The blue arrow brings up a form for easily adding a VLAN. Drag a VLAN to the red arrow box to delete it. (It is advisable to move ports back to the default VLAN first, or they will become disabled by the switch).
User TrackingIf you bring up the User Tracking applet, and then go into Action and display all the end stations, you can see what the tool has learned. It acquires MAC addresses from the dynamic CAM tables in the switches. From CDP, CWSI already knows which ports connect to other switches (shown in VLAN Director with lightning bolts on them). Then MAC addresses associated with such network ports can be ignored. MAC addresses associated with other ports are assumed to be directly connected end stations. ARP caches are then searched to try to obtain an IP address for each MAC address. Finally, any IP addresses found are resolved into names, if possible. All the resulting information is displayed by User Tracking, as you can see from the following figure.
You can search this, highlight devices in the CWSI Map, and do several other things with it. The perhaps most useful aspect is to sort on MAC address or IP address (or search on it), to find a user's PC. Reading across in the table, you then know what switch the PC is connected to, as well as what port it is on. If you've ever had to do this manually, you'll really appreciate this tool! (Asking users for their PC's MAC address as you start troubleshooting generally is a losing proposition).
User Tracking can also be used to download MAC address/VLAN mapping to a VMPS server, preparatory to using dynamic VLAN's. The idea is to learn user PC's and VLAN's on the fly, then cut over to dynamic VLAN's with the tool. User Tracking can also be used to change switch ports from static mode to dynamic. We go through a detailed demo of this in the CEMS course, as well as talking through the pros and cons of dynamic VLAN's.
Traffic DirectorTraffic Director is the repackaged NetScout RMON2 application. It is gradually getting more and more integrated into CWSI. For instance, you can now launch Traffic Director at a switch port directly from CiscoView, to obtain some idea of what's happening on that switch port (see the third figure below).
The following figure shows the main Traffic Director window. Each of the icons on the right is an application or report. The radio buttons (Traffic, Protocol, Application) can be thought of as roughly corresponding to OSI Layers 2, 3, and 4-7. So if you want IP information about what's up, you pick a probe, pick the Protocol button, click a "domain" (protocol suite), then launch Traffic Monitor (say). That will bring up a bar chart showing the mix of network protocols out of the family you selected.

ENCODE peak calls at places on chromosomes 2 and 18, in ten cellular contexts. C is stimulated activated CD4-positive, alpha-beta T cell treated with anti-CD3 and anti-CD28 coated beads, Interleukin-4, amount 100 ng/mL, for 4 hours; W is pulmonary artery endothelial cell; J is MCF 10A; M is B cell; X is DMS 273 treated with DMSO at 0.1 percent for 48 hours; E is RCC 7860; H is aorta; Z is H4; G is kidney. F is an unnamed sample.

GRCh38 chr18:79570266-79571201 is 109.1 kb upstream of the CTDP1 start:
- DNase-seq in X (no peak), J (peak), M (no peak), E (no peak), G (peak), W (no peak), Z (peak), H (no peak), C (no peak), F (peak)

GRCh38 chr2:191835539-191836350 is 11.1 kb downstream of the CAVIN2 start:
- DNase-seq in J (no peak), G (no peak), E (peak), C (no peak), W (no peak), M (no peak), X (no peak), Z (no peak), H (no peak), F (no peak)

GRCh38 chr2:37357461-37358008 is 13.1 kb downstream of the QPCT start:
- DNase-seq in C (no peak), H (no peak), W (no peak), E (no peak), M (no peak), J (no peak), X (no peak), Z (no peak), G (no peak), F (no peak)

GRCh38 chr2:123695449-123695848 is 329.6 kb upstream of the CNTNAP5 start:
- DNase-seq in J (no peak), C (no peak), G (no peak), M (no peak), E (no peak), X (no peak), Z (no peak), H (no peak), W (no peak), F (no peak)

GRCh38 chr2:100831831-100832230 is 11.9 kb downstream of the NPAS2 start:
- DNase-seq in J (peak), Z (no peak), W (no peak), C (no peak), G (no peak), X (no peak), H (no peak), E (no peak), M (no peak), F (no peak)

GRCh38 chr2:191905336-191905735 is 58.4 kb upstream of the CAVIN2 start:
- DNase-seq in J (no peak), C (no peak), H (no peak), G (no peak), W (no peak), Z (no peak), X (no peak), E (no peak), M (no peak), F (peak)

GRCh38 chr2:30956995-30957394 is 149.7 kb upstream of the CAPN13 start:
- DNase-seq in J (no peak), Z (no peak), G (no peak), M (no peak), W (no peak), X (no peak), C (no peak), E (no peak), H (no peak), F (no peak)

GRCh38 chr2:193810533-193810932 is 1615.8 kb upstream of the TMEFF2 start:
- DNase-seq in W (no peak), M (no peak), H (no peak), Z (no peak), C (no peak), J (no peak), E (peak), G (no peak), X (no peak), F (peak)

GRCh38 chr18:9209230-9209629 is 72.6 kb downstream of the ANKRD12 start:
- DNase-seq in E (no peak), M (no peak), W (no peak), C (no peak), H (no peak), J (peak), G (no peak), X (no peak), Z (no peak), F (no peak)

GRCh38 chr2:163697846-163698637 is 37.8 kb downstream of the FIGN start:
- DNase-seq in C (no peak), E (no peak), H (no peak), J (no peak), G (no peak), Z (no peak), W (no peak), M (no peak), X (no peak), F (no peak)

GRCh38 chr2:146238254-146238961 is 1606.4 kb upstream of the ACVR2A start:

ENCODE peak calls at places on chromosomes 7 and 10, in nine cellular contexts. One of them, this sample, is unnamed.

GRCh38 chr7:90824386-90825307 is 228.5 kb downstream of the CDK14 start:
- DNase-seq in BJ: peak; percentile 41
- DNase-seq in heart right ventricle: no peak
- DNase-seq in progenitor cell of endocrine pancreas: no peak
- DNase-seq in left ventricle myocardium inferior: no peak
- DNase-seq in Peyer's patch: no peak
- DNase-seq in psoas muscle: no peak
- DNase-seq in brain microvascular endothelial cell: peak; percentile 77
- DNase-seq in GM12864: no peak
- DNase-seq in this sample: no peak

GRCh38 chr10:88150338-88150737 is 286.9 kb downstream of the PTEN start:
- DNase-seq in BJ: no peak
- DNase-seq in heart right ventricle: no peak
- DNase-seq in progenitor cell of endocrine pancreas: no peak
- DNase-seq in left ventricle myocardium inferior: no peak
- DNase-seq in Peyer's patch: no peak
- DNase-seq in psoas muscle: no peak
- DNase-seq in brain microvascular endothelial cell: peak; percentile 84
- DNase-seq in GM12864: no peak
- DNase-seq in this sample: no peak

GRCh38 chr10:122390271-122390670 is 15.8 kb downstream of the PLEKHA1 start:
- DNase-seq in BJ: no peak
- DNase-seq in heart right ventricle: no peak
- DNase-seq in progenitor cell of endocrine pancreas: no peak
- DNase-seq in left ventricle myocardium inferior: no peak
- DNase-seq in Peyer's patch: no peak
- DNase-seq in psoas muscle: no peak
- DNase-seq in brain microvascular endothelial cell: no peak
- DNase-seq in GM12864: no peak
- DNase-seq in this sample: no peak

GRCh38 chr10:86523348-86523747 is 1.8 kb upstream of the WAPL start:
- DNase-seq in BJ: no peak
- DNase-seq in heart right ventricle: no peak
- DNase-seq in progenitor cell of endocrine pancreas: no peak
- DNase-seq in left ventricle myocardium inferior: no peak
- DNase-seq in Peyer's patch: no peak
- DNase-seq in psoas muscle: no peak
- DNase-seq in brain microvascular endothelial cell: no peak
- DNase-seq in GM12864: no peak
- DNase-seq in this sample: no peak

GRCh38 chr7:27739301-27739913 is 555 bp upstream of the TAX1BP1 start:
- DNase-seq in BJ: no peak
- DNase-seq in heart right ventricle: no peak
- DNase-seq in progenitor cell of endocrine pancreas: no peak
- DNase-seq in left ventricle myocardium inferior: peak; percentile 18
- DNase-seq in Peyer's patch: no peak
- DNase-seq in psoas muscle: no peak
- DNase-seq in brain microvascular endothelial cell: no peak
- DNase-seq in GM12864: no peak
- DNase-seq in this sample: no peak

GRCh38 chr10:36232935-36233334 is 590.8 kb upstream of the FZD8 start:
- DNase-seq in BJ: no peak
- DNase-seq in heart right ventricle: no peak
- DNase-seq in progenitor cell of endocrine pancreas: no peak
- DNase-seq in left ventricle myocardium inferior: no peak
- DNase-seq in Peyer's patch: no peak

The Cisco routers and switches all contain mini-RMON (see the RMON articles I've written). Supposer we tell Traffic Director about a 2912 XL switch, and then launch a "Traffic" (Layer 2) Traffic Monitor application at it. Traffic Director then pulls back RMON version 1 (MAC layer) data and displays a bar chart. It refreshes it every 60 seconds by default. The result might look something like the following figure:
Note that this gives us a great way to monitor the Cisco switch, using just the software that's in the switch (and has been there for the last 1 to 1.5 years). Yes, you can use an RMON2 probe if you have the money for it and want the extra information it can provide, but you can get plenty of useful troubleshooting information directly from the switches!
Let's just note the bars in the figure cover ports 10, 11,12, 09, and 02, sorted in order of utilization. The blue bar is broadcast %, red is multicast %, green utilization %, salmon is error %, and purple/white is collision %. So in one chart we see the major "Vital Signs" -- and using the menus, we can toggle to view a number of other displays. This is a nice way to check out the health of the various active switch ports at one time.
If you double-click on a set of bars in the above figure, and then click on an Ok button, you'll get the Segment Zoom report for the port you selected (the bars clicked on). This is shown in the figure below. The blue bars show high water and current utilization %, in a logarithmic display. Collisions display similarly to the right of that. Pie charts then show packet size distribution and packet destination mix (unicast, multicast, broadcast). (Note the excessive broadcasts on this segment, also that most of the packets are small, in the 65 to 127 byte range). The short-term history I captured is boring, revealing that there wasn't much traffic, so we maybe just snapshotted a quiet period when there happened to be a burst of broadcast traffic.
Wrap UpI hope the above gives you some idea of what CWSI is all about, and what it can do for you.
I'm still considering doing an article on switched network design. See you in a month!